Tesla has long discussed plans to build up a powertrain supply business as an additional revenue stream to selling cars (and zero-emission vehicle credits). One of the other conditions for Tesla to draw some of the DOE loan funds is signing up commercial customers for powertrain components. While the development and engineering aspect of this week’s deal with Toyota represents a significant coup for Tesla, the full scope of Toyota’s commitment to the startup — and whether the joint development work will lead to a commercial supply contract — remains to be seen. We’ve reached out to Tesla asking for more details on the extent of collaboration planned under the agreement with Toyota, and whether the startup expects to supply battery packs and powertrains for Toyota vehicles.

Tesla won its first deal with a major automaker about a year ago, when Daimler bought a 10 percent stake in the company with an investment of $50 million (Daimler later sold 40 percent of its stake to Abu Dhabi’s Aabar Investment). Daimler has tapped Tesla to supply up to 1,500 battery packs and chargers for a trial of the German automaker’s electric Smart Fortwo, and the pair agreed to share expertise for future models. But as Tesla acknowledged in its prospectus, “There is no guarantee that we will be able to secure future business with Daimler as it has indicated its intent to produce all of its lithium-ion batteries by 2012 as part of a joint venture with Evonik Industries AG. If Daimler goes through with this, we are likely to lose the only customer in our powertrain business.”

History of Losses, Future Expenses

Tesla lost $260.7 million from its inception through the end of 2009, has sold just over 1,000 cars, and will likely lose many millions of dollars more as it retires its current-generation Roadster next year and strives to produce the more mainstream and lower-cost Model S.

Under its agreement with the DOE, Tesla must spend up to $33 million “plus any cost overruns” for the two government-supported projects (the Model S project and a powertrain facility). The startup is also obligated to direct half of the net proceeds from the IPO to an account dedicated to its DOE-backed project, although the feds will later reimburse those costs. Tesla said in its latest filing with financial regulators that it expects to make aggregate capital expenditures between $100 million and $125 million during the 2010 calendar year.

Big-name Backers and Branding

Of course, there are non-financial factors worth considering as well. As Tesla noted in its S-1 filing with financial regulators, it’s “the first, and currently only, company to commercially produce a federally-compliant highway-capable electric vehicle.” It has wider brand recognition than just about any other greentech startup, thanks to its early entry in the green car space and the fact that its inaugural product was a sexy, high-performance sports car that exploded old notions of electric vehicles as dull, ugly and slow.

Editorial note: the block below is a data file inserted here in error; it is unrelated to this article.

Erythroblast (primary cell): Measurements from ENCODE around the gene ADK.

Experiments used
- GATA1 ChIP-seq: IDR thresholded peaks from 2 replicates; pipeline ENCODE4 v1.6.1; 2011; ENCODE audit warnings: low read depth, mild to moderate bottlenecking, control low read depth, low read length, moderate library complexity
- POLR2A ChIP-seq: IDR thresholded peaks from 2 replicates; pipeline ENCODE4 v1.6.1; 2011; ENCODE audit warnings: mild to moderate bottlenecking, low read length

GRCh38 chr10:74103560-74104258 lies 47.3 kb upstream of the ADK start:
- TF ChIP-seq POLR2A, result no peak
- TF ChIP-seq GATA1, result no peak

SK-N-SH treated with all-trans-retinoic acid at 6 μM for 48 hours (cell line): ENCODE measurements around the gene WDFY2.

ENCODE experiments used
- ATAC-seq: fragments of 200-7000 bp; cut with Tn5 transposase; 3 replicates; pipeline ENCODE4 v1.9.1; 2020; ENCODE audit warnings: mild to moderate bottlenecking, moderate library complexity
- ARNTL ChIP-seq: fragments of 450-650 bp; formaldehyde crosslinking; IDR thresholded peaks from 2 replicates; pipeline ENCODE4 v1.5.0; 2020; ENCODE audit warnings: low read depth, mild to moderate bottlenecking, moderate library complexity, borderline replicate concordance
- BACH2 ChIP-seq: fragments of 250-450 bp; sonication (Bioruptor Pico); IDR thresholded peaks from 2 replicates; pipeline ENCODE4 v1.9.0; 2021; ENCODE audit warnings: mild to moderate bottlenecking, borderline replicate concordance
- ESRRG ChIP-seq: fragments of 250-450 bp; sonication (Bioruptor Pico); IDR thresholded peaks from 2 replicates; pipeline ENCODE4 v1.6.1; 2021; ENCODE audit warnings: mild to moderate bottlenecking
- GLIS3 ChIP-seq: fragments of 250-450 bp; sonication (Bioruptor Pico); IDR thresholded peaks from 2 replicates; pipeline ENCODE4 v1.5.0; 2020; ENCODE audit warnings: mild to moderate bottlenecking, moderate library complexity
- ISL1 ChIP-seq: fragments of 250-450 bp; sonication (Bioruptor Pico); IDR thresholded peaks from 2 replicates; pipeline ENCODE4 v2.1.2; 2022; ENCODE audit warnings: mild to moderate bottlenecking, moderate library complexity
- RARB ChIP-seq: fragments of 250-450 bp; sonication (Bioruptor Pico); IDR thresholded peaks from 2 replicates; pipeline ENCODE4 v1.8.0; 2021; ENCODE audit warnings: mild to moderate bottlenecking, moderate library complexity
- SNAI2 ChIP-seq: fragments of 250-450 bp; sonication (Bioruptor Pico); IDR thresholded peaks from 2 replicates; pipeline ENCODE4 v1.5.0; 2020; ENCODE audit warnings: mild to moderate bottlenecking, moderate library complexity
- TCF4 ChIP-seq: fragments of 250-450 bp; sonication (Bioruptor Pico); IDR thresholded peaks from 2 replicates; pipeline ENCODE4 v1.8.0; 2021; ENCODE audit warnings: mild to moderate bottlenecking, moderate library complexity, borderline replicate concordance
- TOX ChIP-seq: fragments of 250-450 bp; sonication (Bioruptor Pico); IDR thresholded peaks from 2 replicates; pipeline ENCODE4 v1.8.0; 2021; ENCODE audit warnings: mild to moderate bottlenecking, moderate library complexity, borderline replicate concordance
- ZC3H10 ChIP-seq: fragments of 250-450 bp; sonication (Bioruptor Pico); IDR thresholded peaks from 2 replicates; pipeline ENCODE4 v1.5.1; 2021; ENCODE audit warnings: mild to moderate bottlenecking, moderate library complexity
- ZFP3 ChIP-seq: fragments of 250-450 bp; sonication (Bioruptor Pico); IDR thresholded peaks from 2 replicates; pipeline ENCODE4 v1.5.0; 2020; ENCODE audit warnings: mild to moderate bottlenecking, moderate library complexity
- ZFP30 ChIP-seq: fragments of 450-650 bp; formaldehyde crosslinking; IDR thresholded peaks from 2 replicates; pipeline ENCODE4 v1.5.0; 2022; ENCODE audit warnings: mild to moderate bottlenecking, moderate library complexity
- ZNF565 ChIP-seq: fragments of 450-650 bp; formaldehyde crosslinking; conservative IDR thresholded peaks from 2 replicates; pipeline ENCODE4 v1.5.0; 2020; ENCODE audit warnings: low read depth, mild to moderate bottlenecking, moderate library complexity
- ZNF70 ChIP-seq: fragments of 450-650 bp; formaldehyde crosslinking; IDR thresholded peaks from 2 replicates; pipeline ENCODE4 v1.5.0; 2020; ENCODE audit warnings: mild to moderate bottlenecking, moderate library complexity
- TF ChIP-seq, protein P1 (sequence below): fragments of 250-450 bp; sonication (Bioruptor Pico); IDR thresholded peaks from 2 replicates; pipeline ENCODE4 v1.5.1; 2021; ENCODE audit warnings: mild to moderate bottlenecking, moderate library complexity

The company also scored a $465 million vote of confidence in its ability to scale up production from the federal government. That came in the form of low-interest loans under a highly competitive program meant to support the growth of a green car manufacturing industry in the U.S. And now, to cap it all off, Tesla has Toyota in its corner and plans to fill part of the gap left by former Toyota joint venture partner General Motors at the NUMMI plant in Fremont.

The alliance with Toyota is also increasing Tesla’s brand recognition, while the plans to reopen at least a portion of the NUMMI plant casts Tesla in the celebrated role of a company bringing manufacturing work to an area slammed by the loss of more than 4,700 jobs when the factory shuttered. The company plans to hire about 50 workers each month for a total of 1,000 employees by the time production starts in 2012. Eventually Musk believes the partnership with Toyota could result in 10,000 jobs — about half of them with Tesla and half through suppliers.

So while the startup faces serious hurdles on the road to building a long-term sustainable business, it also has serious momentum that’s only increasing. Will this week’s deal mean the birth of a behemoth in the next generation of greener cars? That will depend in part on how this alliance between the hybrid leader and the poster child of electric cars evolves, and how the nascent market for these vehicles takes shape.

Images courtesy of Tesla Motors